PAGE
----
In the race to sign up more and more customers, credit card companies have been promoting the idea that it is more convenient and less socially awkward to swipe a credit card than to pull out cash or write a check. Who wants to feel the burning embarrassment in the checkout line as you bring everything to a screeching halt to write a check or pay with cash?
And now, swiping is on the way out thanks to RFID (radio-frequency identification). Rather than assign you a plastic card with magnetic stripe, credit card companies are moving toward chips programmed with your relevant information. Have a credit card that says "PayPass" on it? Then you have RFID.
RFID is not new. I once worked a security job where I was assigned an ID card that I passed in front of a scanner at every door I entered. The chip in the card was passive, but got its power from the scanner itself when placed near it. Many of us guards learned that we did not even have to pull our cards out of our wallets, but simply wave the entire wallet in front of the scanner.
And, you can see where this is going.
In the old days (i.e. now), credit card thieves might work at a ritzy restaurant for a bit, harvesting card info with a mag stripe reader they could hide in their vest. Trouble with that was that all those cards had one thing in common: they were all used at that restaurant. On the thief's shift. At his tables. Arrest was quick.
For about $300, you can purchase a cordless RFID scanning device online. It does have to be pretty close to, but not in contact with, a chip in order to power it and read it.
So, imagine: You get into a crowd, start bumping into people's purses, back pockets, collecting card info with your scanner. Maybe on the subway, where everyone is headed to somewhere else. Your victim base is decentralized. That's the first step.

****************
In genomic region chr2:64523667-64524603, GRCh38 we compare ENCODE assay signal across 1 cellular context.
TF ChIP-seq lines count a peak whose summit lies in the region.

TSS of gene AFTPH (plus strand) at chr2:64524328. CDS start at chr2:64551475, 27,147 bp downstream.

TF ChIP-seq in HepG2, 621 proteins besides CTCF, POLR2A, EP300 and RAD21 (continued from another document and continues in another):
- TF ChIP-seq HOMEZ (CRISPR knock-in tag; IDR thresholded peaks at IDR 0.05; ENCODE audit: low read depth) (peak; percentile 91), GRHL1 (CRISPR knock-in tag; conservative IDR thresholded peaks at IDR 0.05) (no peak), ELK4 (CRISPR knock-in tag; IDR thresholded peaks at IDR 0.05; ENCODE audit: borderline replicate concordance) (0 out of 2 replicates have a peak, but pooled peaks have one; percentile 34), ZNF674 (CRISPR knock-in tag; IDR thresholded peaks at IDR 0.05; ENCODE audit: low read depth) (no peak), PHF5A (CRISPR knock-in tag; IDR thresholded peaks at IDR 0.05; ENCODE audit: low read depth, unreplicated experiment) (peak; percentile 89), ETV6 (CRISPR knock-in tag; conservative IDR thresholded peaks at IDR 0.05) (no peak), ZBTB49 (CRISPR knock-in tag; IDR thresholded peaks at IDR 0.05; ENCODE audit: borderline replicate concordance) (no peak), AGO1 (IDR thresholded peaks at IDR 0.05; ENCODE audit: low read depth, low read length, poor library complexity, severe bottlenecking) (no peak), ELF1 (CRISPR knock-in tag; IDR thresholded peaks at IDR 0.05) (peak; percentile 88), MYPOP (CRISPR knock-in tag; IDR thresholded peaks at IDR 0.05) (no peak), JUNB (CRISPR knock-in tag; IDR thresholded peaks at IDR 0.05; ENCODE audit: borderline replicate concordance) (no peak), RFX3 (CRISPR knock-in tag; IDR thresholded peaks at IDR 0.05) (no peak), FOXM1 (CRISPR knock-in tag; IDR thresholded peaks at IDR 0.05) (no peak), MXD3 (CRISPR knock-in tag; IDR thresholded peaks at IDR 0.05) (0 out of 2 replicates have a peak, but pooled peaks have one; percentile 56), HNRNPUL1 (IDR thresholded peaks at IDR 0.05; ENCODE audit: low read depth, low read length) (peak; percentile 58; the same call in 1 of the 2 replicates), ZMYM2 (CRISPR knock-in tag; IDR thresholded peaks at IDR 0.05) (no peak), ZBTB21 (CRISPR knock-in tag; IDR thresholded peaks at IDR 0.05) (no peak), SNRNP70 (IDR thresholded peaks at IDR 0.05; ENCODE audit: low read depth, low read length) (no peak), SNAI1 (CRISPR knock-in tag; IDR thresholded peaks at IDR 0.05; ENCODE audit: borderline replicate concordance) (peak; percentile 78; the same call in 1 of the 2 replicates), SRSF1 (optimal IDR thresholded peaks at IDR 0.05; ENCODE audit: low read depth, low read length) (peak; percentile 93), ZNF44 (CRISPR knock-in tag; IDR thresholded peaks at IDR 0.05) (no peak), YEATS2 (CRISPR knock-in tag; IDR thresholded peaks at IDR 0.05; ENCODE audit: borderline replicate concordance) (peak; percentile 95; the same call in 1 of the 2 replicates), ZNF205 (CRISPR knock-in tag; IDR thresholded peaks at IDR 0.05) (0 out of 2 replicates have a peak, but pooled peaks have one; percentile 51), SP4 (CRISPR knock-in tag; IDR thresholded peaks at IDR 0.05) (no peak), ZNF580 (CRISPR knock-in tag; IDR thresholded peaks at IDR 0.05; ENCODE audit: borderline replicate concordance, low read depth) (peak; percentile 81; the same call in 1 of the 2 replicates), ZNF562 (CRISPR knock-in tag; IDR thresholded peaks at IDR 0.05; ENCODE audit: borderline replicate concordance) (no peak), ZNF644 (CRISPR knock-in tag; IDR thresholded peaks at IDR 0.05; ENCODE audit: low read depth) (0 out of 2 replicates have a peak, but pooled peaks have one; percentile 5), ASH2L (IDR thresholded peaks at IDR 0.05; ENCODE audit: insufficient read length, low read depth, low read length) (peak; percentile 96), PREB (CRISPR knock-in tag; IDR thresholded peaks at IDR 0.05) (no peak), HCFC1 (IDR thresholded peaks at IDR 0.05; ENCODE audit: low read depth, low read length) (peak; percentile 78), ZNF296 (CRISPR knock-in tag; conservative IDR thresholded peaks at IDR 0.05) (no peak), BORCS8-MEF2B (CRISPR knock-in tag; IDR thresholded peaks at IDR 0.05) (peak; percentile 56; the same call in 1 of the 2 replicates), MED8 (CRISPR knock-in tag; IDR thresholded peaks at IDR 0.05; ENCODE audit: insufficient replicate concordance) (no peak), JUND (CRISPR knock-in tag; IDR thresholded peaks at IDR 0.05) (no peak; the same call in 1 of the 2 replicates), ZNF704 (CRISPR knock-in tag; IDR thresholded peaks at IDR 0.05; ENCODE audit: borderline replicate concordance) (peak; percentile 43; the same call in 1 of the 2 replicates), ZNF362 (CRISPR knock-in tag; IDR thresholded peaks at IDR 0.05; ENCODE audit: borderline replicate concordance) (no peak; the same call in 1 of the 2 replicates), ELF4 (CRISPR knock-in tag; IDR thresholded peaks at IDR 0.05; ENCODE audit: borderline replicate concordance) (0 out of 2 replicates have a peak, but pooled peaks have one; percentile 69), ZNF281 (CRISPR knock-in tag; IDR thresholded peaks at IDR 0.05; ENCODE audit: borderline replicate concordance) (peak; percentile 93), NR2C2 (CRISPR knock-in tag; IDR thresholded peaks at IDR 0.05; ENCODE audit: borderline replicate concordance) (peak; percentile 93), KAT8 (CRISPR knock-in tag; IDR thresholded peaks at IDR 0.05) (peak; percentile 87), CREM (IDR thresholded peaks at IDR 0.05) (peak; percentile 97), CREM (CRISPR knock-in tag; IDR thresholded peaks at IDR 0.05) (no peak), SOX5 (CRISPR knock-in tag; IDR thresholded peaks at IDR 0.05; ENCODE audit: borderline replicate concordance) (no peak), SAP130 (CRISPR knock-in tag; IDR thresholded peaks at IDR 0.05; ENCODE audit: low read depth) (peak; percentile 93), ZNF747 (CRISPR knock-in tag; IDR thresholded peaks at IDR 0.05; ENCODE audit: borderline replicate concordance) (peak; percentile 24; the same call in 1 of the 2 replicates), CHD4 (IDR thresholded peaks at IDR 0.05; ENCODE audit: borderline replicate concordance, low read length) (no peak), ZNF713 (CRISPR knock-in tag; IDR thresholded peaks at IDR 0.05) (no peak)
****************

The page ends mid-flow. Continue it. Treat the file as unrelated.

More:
Then, you transfer the card info to a cheap mag stripe card. You can buy them in bulk for 30 cents a piece. Hotels and department stores use them all the time. That equipment to do it will set you back another $350. That done, you now have a clone of that person's credit card.
From there, it's all up to what manner of crook you want to be. Sell those card clones for $50 each? For a night on the town, that beats Groupon deals. Hook up with the right gangs in a city or overseas buyers online and you could move many of those at a time.
Or, you could swipe them yourself with smartphone accessories straight into an account. Given the right bank, that could work. Fold them into a grander money-laundering scheme?
What if you paid runners a buck apiece to wander subways, concert halls, and other thickly populated areas with your readers tucked away?
Let's do the math on one simple scenario that does not involve any cohorts, just willing buyers you meet online and $700 in readily-available equipment. Scan 100 RFID chips per day (easy in crowded areas) and you can recoup that investment in your first day's "work". After that, $30 worth of blank cards per day nets you $5,000 from your buyers. $25,000 per 5-day work week. Take a couple weeks vacation each year, like normal folk. Clear $1,250,000 your first year grinding.
Beats a job. Beats selling drugs. Do it all yourself out of an apartment.
If you're crooked.
All this is possible because credit card companies want you to be embarrassed to pay with cash or check. Their commercials show you inconveniencing people in line behind you, then tell you their products are for *your* convenience. They make it easy to swipe, easy to lose track of your spending. Credit and overdraft fees rack up when you are out of touch with your spending.
And now, they make it easier than ever for thieves to steal you money by taking the card-in-my-hands factor out of the equation. Your info is now broadcast, albeit over a short distance.
Pickpocketing was never easier.
Doubt this all would work? It already has.